The Soviet System: From Crisis to Collapse

By Alexander Dallin; Gail W. Lapidus | Go to book overview

22:00. By this time—as B. N. Yeltsin reports the next day—the conspirators' criminal activities have ceased altogether. [Rg]

23:00. Gorbachev has arrived? [Kp]


51 Anatomy of a Failed Coup

JOHN B. DUNLOP

...

In light of the immense political resonance of the coup, it behooves the historian to sift through the testimonies of eyewitnesses and journalists carefully in an attempt to determine what actually occurred, and why. This task is especially important in light of the tendency of many both in Russia and in the West not to take the plotters and their designs seriously. For not a few commentators, the coup perpetrators represented ineffective eccentrics, latter-day Don Quixotes....

Questions have been raised as to whether a coup was even attempted. "I know how coups are planned," the influential proto-fascist editor and publicist Aleksandr Prokhanov has commented. "What happened here was a circus. The spetsnaz rested, and on the streets they brought out armor which served to agitate everyone greatly, as if a bear had crept into a beehive. But the people who, at first, were afraid learned that the vehicles contained no shells, and they then climbed up and sat upon those vehicles, placing flowers in their empty muzzles and feeding the soldiers from spoons." 4 For Prokhanov, the August coup represented a derisory "quasi-plot" or "pseudo-plot."

Similarly, for "democrat" Leonid Radzikhovskii, writing in the weekly Ogonek, the coup was merely a timid "imitation coup" launched by irresolute Gorbachevites fearful of shedding blood. Did the plotters, he asked, seek "to restore a totalitarian system?" "No," he answered. "Their maximum aim was to roll back the video-tape three to four years. ..." 5 They did not arrest Russian president Boris Yeltsin, Radzikhovskii contended, "because there was no reason to."

Such benign or contemptuous views of the coup have been sharply contested by other commentators. Gorbachev himself has stated flatly that "only killers could propose to introduce, reintroduce a totalitarian regime in our country." 6 And historian A. Kiva has observed: "People say that this coup was not serious, that it was almost contemptible. This is an absolute and extremely serious error!

-595-

Notes for this page

Add a new note
If you are trying to select text to create highlights or citations, remember that you must now click or tap on the first word, and then click or tap on the last word.
One moment ...
Default project is now your active project.
Project items
Notes
Cite this page

Cited page

Style
Citations are available only to our active members.
Buy instant access to cite pages or passages in MLA 8, MLA 7, APA and Chicago citation styles.

(Einhorn, 1992, p. 25)

(Einhorn 25)

(Einhorn 25)

1. Lois J. Einhorn, Abraham Lincoln, the Orator: Penetrating the Lincoln Legend (Westport, CT: Greenwood Press, 1992), 25, http://www.questia.com/read/27419298.

Note: primary sources have slightly different requirements for citation. Please see these guidelines for more information.

Cited page

Bookmark this page
The Soviet System: From Crisis to Collapse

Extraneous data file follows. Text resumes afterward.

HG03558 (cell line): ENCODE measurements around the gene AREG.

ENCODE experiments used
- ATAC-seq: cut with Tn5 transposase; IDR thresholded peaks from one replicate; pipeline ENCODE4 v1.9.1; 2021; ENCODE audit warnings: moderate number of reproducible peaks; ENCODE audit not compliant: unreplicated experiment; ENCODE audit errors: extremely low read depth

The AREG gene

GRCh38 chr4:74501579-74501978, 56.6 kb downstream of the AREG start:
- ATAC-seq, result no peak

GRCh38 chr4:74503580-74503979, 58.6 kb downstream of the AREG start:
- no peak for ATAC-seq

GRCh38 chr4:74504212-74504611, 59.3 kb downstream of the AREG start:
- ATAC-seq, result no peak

Table of contents

Table of contents

Settings

Settings

Typeface
Text size Smaller Larger Reset View mode
Search within

Search within this book

Look up

Look up a word

  • Dictionary
  • Thesaurus
Please submit a word or phrase above.
Print this page

Print this page

Why can't I print more than one page at a time?

Help
Full screen
Items saved from this book
  • Bookmarks
  • Highlights & Notes
  • Citations
/ 725

matching results for page

    Questia reader help

    How to highlight and cite specific passages

    1. Click or tap the first word you want to select.
    2. Click or tap the last word you want to select, and you’ll see everything in between get selected.
    3. You’ll then get a menu of options like creating a highlight or a citation from that passage of text.

    OK, got it!

    Cited passage

    Style
    Citations are available only to our active members.
    Buy instant access to cite pages or passages in MLA 8, MLA 7, APA and Chicago citation styles.

    "Portraying himself as an honest, ordinary person helped Lincoln identify with his audiences." (Einhorn, 1992, p. 25).

    "Portraying himself as an honest, ordinary person helped Lincoln identify with his audiences." (Einhorn 25)

    "Portraying himself as an honest, ordinary person helped Lincoln identify with his audiences." (Einhorn 25)

    "Portraying himself as an honest, ordinary person helped Lincoln identify with his audiences."1

    1. Lois J. Einhorn, Abraham Lincoln, the Orator: Penetrating the Lincoln Legend (Westport, CT: Greenwood Press, 1992), 25, http://www.questia.com/read/27419298.

    Cited passage

    Thanks for trying Questia!

    Please continue trying out our research tools, but please note, full functionality is available only to our active members.

    Your work will be lost once you leave this Web page.

    Buy instant access to save your work.

    Already a member? Log in now.

    Search by... Author
    Show... All Results Primary Sources Peer-reviewed

    Oops!

    An unknown error has occurred. Please click the button below to reload the page. If the problem persists, please try again in a little while.